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    How to span a heavy prod on a budget

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    gcostello65
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    How to span a heavy prod on a budget

    Post by gcostello65 on Thu Aug 15, 2013 8:53 pm

    Hello all,
    I just recently completed my first crossbow build. But I cannot span the bow. I used an old chevy leaf spring and ground it down as much as I possibly could. I do not know the exact draw weight, but all I know is I cannot even begin to span it by hand. I need a spanning mechanism that would be cheap and easy to make without the aid of a forge. I do not have the money to spend on a windlass or cranquin. Please help with any info!

    PierreC
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    Re: How to span a heavy prod on a budget

    Post by PierreC on Thu Aug 15, 2013 9:50 pm

    In your car, you will most likely find a jack, near the spare tire....

    If that can't span your bow, then you have a seriously powerful bow.

    If you like to do some redneck engineering, you could set up a decent spanning tool using one of these: http://www.princessauto.com/pal/en/Straps-And-Cambuckles/2-in-x-16-ft-Gunwale-Tie-Down/8435455.p

    They say 
    Working Load833 lb
    Breaking Strength2,500 lb

    That'll git-r-done.  I've used straps like that to un-warp 4x6 lumber so I could bolt it down.

    Rizzar
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    Re: How to span a heavy prod on a budget

    Post by Rizzar on Fri Aug 16, 2013 3:33 am

    If your bow is too powerful, you will be running into several problems:

    Spanning and stringing are the first ones

    Building a sufficient string is due to modern material no problem, but you need a hint to your draw weight.

    You need to know your maximum range of spring, which I guess you do not know.

    Your tiller must be strong enough to hold against your draw weight

    Your mechanism must be strong enough to hold against your draw weight


    Considering you are at the point to have a bow constructed, are you sure you can handle all the other points without endangering someone nearby or yourself?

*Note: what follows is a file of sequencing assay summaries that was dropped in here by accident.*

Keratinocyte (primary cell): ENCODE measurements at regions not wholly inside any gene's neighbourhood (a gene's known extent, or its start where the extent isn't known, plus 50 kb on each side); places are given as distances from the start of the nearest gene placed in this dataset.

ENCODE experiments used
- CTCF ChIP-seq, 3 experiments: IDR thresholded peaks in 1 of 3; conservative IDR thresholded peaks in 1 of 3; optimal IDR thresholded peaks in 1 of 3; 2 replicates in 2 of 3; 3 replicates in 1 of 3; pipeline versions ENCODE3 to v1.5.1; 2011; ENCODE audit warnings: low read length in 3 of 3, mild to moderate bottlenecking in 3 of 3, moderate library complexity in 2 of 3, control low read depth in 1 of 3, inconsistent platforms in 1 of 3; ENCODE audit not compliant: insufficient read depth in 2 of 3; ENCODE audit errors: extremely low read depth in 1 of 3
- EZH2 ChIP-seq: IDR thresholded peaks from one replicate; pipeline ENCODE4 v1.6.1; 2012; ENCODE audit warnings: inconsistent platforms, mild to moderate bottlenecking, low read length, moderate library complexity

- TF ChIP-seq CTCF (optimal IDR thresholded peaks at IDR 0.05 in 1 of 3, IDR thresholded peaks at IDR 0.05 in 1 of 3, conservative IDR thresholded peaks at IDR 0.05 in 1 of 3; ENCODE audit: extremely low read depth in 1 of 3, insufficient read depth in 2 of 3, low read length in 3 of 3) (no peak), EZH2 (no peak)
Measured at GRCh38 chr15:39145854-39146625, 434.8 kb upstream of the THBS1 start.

The more powerful a steel bow is, the higher the danger when it comes to part failure (which is generally with used car springs not low).


    At the point, when you say you can not even begin to span a bow without mechanical aid, I tend to say you will need more efford to span it than just some rope action.

    Spanning high power bows ist expensive. Always was!
    A cranequin for example was as valuable as a good horse.
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    hoopslaboratories
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    Re: How to span a heavy prod on a budget

    Post by hoopslaboratories on Fri Aug 16, 2013 12:43 pm

    What about a fence stretcher? Replace the wire grabbers with the same hooks that cranequins have. I'm sure someone has already thought of this and I apologize if it is already covered somewhere else on the forum, but the first time I saw a cranequin it's rack reminded me of the thousands of hours I spent as a youth fixing cattle fences with one of those old yellow fence stretchers.

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    Re: How to span a heavy prod on a budget

    Post by PierreC on Fri Aug 16, 2013 12:58 pm

    A fence stretcher is interesting.  One of my long-term goals is to build a small siege-engine with a hi-lift jack for a tiller.  Unbolt the foot, bolt in a prod, cut off the foot from the moving part, and attach a suitably strong latch to that part.